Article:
I was going to write something profound about love and commitment, about sharing and intimacy, about the joy that is being with your soulmate not just on Valentine’s Day, but every day of the year. Then Jeff walked through the room, exclaiming “The cat puked again!”
Romance ain’t what it was once, eh?
Actually, I don’t think romance was EVER what we think it once was, even when we and our love were young. For Jeff & I personally, pre-marriage romance came in 16 days over 5 years with endless letters and occasional, very expensive (this was back in the days of telephone regulation), long-distance phone calls. Post marriage romance is a little more complicated, starting with a blissful first year of being married.
Okay, I’m exaggerating. It wasn’t completely blissful. For one thing, I discovered this man I hardly knew squeezed the toothpaste tube in the middle. In the middle! And when he walks through or into a room, he has to turn on the overhead light, and then leaves it on, even when he’s done. I hate overhead lights. Hate them. Hasn’t stopped him from turning on and leaving on every overhead light in our house(s) for years and years and years… wait, wasn’t this about bliss?
Yeah, backing up a bit, I did discover some terrific things in that first year. Jeff can fix anything! And even the stuff he can’t fix, he tries to. It’s so cute, and useful. And he makes great waffles. And he taught me how to drive a standard shift without wanting to leave me on the side of the road or divorce me. And he smells good first thing in the morning. These are all blissful things to learn or share in the first year of marriage. And in year two, he went away for 13 months.
Really. In 13 months, he was home for 28 days. We did see each other a little more than that. We finally had a delayed honeymoon (Rome, Naples, Munich & Venice… sounds like we were indulging in an Axis travelogue, doesn’t it?) and a family emergency brought him home for a few more days, but still… only 28 days in your own bed, with your own wife, in 13 months. That’s a long time.
I don’t remember much of year 3, other than the motorcycle he didn’t keep, and then we moved, again. And again. And again. Which means making new friends while trying to keep old ones, which means finding new places to live, which means finding new jobs (for me – his was always there, that’s why we moved), which means starting from scratch. And that’s also hard, and less than blissful.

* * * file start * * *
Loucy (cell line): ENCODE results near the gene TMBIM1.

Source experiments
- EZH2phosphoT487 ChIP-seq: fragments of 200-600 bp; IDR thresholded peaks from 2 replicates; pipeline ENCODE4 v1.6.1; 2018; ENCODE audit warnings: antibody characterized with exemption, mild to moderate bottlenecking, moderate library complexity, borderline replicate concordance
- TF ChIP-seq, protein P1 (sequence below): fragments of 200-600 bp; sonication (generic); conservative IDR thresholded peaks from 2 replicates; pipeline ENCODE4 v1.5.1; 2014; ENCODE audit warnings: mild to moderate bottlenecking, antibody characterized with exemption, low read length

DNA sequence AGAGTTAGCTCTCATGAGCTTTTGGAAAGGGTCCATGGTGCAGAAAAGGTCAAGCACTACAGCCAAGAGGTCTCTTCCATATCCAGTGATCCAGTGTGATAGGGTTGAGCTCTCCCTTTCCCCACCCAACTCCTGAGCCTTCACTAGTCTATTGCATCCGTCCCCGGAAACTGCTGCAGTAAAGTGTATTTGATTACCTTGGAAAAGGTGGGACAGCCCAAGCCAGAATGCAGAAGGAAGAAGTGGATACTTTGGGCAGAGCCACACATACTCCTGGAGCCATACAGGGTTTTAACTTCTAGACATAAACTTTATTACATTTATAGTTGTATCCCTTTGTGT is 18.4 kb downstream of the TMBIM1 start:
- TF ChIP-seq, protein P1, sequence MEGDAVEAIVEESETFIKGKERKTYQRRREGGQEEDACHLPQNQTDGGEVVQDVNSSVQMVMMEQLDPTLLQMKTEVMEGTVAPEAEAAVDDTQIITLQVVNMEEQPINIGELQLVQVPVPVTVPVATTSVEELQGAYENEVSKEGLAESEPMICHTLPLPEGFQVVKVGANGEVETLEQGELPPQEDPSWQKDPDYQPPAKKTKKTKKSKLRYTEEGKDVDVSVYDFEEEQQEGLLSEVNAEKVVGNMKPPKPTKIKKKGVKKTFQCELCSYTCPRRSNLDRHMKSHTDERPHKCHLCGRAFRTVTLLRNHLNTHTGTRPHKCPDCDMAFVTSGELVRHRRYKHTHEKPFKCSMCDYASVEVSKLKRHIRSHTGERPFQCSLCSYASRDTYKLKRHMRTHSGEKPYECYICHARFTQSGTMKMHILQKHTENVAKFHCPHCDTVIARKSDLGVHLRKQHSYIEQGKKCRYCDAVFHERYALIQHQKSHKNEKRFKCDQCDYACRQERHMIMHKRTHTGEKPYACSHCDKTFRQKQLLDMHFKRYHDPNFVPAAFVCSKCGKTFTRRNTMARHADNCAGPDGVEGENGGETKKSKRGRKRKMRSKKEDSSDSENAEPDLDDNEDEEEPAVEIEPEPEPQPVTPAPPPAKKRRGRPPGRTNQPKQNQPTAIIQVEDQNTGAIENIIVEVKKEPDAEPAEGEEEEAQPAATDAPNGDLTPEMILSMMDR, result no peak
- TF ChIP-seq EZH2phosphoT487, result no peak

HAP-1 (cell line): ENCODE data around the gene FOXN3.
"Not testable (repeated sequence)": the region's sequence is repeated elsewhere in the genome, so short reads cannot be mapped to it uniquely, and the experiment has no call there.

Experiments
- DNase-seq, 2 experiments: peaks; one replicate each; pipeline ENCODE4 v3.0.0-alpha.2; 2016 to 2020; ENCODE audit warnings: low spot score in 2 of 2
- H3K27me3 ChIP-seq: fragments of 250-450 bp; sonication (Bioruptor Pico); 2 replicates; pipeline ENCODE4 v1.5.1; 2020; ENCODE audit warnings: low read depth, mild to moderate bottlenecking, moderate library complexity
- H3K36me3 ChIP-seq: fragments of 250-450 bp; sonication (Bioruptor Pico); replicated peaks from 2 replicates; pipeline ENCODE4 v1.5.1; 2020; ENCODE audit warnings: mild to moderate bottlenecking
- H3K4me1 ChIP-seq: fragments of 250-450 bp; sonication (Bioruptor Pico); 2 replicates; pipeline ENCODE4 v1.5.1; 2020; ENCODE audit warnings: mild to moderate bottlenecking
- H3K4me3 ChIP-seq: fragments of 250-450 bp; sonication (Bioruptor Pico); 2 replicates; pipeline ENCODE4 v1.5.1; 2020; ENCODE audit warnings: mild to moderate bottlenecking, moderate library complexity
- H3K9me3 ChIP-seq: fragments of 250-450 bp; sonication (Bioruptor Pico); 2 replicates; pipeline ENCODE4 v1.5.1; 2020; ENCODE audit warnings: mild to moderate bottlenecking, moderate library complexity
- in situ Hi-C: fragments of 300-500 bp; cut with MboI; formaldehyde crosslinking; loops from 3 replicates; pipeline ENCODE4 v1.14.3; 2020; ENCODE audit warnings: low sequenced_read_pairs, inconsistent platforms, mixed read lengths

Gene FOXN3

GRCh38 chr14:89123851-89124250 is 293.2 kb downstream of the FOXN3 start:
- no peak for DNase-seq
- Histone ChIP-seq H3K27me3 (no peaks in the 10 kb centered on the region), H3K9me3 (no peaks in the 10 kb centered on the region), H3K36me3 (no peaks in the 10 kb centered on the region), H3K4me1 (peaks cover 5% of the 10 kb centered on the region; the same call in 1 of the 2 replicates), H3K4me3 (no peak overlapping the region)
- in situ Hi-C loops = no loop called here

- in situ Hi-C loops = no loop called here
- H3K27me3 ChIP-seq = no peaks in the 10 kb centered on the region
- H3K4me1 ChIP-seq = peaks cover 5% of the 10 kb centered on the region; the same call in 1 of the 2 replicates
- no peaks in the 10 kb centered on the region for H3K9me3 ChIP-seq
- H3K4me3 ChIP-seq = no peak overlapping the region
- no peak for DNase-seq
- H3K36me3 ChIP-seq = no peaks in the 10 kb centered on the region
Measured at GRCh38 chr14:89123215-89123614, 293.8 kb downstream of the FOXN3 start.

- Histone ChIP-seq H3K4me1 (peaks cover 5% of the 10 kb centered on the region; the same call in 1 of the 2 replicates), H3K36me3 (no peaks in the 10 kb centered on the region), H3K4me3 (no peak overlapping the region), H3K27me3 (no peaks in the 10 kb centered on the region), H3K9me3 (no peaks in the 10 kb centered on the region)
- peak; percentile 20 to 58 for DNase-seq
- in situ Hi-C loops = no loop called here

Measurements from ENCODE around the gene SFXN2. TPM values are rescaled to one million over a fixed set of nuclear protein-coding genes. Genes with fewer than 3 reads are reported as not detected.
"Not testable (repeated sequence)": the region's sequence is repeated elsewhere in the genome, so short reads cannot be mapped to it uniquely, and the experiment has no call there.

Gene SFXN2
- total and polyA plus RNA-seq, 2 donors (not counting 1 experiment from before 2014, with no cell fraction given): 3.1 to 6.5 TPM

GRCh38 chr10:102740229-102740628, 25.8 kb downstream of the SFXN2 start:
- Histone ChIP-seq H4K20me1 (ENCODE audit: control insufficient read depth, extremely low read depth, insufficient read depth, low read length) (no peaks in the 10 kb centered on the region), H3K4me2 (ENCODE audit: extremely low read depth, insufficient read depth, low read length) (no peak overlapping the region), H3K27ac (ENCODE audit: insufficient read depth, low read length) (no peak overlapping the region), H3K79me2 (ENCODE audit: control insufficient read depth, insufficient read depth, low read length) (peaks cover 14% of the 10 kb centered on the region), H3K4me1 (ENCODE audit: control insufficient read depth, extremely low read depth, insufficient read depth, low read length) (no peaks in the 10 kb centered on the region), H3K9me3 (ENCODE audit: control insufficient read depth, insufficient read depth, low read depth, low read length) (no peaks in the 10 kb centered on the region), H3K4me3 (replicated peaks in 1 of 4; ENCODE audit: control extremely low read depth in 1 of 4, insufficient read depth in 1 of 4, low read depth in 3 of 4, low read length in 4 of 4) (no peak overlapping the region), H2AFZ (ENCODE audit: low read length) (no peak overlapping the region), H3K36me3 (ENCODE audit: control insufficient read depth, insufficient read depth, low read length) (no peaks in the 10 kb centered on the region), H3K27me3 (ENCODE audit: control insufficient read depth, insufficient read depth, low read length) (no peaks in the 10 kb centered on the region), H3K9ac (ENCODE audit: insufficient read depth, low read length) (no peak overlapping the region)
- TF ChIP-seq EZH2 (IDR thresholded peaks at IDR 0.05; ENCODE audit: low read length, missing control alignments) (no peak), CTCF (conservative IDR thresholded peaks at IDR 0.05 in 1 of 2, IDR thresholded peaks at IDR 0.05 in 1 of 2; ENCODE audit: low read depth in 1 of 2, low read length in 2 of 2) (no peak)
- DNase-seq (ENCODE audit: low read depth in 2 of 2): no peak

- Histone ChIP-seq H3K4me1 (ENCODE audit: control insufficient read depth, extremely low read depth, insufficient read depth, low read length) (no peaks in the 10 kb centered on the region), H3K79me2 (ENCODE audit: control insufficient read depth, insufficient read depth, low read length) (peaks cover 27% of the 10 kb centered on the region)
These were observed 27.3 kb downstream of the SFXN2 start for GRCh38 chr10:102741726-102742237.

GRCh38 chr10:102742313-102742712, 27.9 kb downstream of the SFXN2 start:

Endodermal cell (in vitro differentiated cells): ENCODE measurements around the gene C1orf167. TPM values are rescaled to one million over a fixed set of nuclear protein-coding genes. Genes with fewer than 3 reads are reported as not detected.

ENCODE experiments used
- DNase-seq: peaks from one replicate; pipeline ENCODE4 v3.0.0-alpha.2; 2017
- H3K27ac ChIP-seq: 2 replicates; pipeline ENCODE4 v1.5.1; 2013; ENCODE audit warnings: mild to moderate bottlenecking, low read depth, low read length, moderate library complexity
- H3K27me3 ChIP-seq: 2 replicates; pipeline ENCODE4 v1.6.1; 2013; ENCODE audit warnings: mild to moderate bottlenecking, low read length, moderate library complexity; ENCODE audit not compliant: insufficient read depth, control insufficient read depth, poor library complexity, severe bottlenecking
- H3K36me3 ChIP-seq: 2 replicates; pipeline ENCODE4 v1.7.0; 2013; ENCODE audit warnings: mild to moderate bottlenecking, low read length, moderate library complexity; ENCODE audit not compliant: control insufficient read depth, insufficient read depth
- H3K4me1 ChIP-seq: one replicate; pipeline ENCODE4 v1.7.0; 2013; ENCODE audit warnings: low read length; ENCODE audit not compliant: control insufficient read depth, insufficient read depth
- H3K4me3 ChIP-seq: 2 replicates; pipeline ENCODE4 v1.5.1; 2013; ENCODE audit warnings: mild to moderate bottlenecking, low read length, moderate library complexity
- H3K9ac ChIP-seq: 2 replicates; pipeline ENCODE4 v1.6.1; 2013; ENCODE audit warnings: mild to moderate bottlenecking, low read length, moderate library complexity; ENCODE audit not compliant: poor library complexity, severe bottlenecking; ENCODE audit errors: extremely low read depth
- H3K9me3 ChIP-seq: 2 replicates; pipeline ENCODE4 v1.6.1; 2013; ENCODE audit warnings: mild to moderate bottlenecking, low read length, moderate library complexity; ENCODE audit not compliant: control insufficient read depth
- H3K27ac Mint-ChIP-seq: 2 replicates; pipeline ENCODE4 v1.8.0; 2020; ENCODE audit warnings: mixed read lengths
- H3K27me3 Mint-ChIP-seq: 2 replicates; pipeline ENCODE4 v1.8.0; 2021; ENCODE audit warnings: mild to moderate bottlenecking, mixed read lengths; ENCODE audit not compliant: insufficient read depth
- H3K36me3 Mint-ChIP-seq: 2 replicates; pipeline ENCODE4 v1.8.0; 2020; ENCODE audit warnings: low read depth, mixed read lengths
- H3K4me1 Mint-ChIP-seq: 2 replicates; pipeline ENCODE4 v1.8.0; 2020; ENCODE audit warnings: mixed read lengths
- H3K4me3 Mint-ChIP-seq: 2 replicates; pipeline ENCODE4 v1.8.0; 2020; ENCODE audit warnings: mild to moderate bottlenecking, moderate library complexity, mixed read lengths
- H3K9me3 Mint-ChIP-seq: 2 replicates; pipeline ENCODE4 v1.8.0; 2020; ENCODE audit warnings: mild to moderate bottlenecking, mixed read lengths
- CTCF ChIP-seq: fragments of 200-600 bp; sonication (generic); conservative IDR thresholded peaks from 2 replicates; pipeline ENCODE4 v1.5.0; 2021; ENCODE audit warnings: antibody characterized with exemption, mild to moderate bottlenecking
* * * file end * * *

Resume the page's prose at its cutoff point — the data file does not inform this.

We don’t have children of our own, although we seem to have collected a lot of kids along the way whom we have loved and cherished as if they were ours. One hears & reads a lot of stuff about kids and how they may or may not keep couples close, and I just don’t know. Jeff & I definitely have different approaches to child rearing, and I suspect that there would have been many, many bliss-less moments in
heated arguments lively debates about which tactic was the better one. However, being a host parent or a house parent, or even a doting aunt & uncle, only gives one so much perspective. The best I can say is that for us, not having children as we stroll, or stumble, through middle-age, means we are much more reliant on ourselves, and to a lesser extent on our friends (not to mention the grey cat), for the bliss we still seek.
So as we celebrate Valentine’s Day, writing on our computers, sorting through receipts for the visit to the tax preparer, listening to the melting snow fill the cistern, having the grey cat keep us company as we enjoy a little Strauss on the radio, we would certainly still welcome bliss. But we cherish what we have, which is contented companionability, the gift of laughter, and half-price chocolates tomorrow.